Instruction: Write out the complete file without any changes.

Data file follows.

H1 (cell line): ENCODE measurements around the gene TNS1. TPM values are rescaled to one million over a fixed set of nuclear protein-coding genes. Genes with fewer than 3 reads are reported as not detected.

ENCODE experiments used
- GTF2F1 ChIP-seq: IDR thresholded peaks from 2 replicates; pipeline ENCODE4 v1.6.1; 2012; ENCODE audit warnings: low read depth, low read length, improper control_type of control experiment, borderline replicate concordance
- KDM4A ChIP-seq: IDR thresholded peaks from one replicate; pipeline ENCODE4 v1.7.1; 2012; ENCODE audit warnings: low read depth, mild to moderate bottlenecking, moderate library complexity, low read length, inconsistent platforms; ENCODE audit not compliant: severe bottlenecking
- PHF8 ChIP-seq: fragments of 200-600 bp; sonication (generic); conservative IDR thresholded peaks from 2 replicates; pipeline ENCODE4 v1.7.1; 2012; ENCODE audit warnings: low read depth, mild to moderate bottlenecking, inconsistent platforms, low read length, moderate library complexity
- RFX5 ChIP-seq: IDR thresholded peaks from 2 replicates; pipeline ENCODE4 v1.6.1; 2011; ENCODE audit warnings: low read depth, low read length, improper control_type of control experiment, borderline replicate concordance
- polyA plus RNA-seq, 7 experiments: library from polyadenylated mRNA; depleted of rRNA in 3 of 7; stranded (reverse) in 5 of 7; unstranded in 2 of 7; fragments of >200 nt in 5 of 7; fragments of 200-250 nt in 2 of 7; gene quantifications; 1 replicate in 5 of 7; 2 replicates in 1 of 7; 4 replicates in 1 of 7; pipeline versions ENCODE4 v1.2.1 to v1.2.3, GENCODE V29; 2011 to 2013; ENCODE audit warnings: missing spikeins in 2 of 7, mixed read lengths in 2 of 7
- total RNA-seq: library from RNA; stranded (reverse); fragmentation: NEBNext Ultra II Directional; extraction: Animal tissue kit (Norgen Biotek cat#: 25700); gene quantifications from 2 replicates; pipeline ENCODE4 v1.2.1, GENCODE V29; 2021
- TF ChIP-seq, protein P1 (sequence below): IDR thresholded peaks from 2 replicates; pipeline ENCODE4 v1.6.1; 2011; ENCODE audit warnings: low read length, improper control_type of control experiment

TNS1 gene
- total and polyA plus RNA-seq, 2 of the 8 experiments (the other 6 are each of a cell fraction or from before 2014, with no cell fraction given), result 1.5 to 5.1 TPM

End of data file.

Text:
H1 (cell line): ENCODE measurements around the gene TNS1. TPM values are rescaled to one million over a fixed set of nuclear protein-coding genes. Genes with fewer than 3 reads are reported as not detected.

ENCODE experiments used
- GTF2F1 ChIP-seq: IDR thresholded peaks from 2 replicates; pipeline ENCODE4 v1.6.1; 2012; ENCODE audit warnings: low read depth, low read length, improper control_type of control experiment, borderline replicate concordance
- KDM4A ChIP-seq: IDR thresholded peaks from one replicate; pipeline ENCODE4 v1.7.1; 2012; ENCODE audit warnings: low read depth, mild to moderate bottlenecking, moderate library complexity, low read length, inconsistent platforms; ENCODE audit not compliant: severe bottlenecking
- PHF8 ChIP-seq: fragments of 200-600 bp; sonication (generic); conservative IDR thresholded peaks from 2 replicates; pipeline ENCODE4 v1.7.1; 2012; ENCODE audit warnings: low read depth, mild to moderate bottlenecking, inconsistent platforms, low read length, moderate library complexity
- RFX5 ChIP-seq: IDR thresholded peaks from 2 replicates; pipeline ENCODE4 v1.6.1; 2011; ENCODE audit warnings: low read depth, low read length, improper control_type of control experiment, borderline replicate concordance
- polyA plus RNA-seq, 7 experiments: library from polyadenylated mRNA; depleted of rRNA in 3 of 7; stranded (reverse) in 5 of 7; unstranded in 2 of 7; fragments of >200 nt in 5 of 7; fragments of 200-250 nt in 2 of 7; gene quantifications; 1 replicate in 5 of 7; 2 replicates in 1 of 7; 4 replicates in 1 of 7; pipeline versions ENCODE4 v1.2.1 to v1.2.3, GENCODE V29; 2011 to 2013; ENCODE audit warnings: missing spikeins in 2 of 7, mixed read lengths in 2 of 7
- total RNA-seq: library from RNA; stranded (reverse); fragmentation: NEBNext Ultra II Directional; extraction: Animal tissue kit (Norgen Biotek cat#: 25700); gene quantifications from 2 replicates; pipeline ENCODE4 v1.2.1, GENCODE V29; 2021
- TF ChIP-seq, protein P1 (sequence below): IDR thresholded peaks from 2 replicates; pipeline ENCODE4 v1.6.1; 2011; ENCODE audit warnings: low read length, improper control_type of control experiment

TNS1 gene
- total and polyA plus RNA-seq, 2 of the 8 experiments (the other 6 are each of a cell fraction or from before 2014, with no cell fraction given), result 1.5 to 5.1 TPM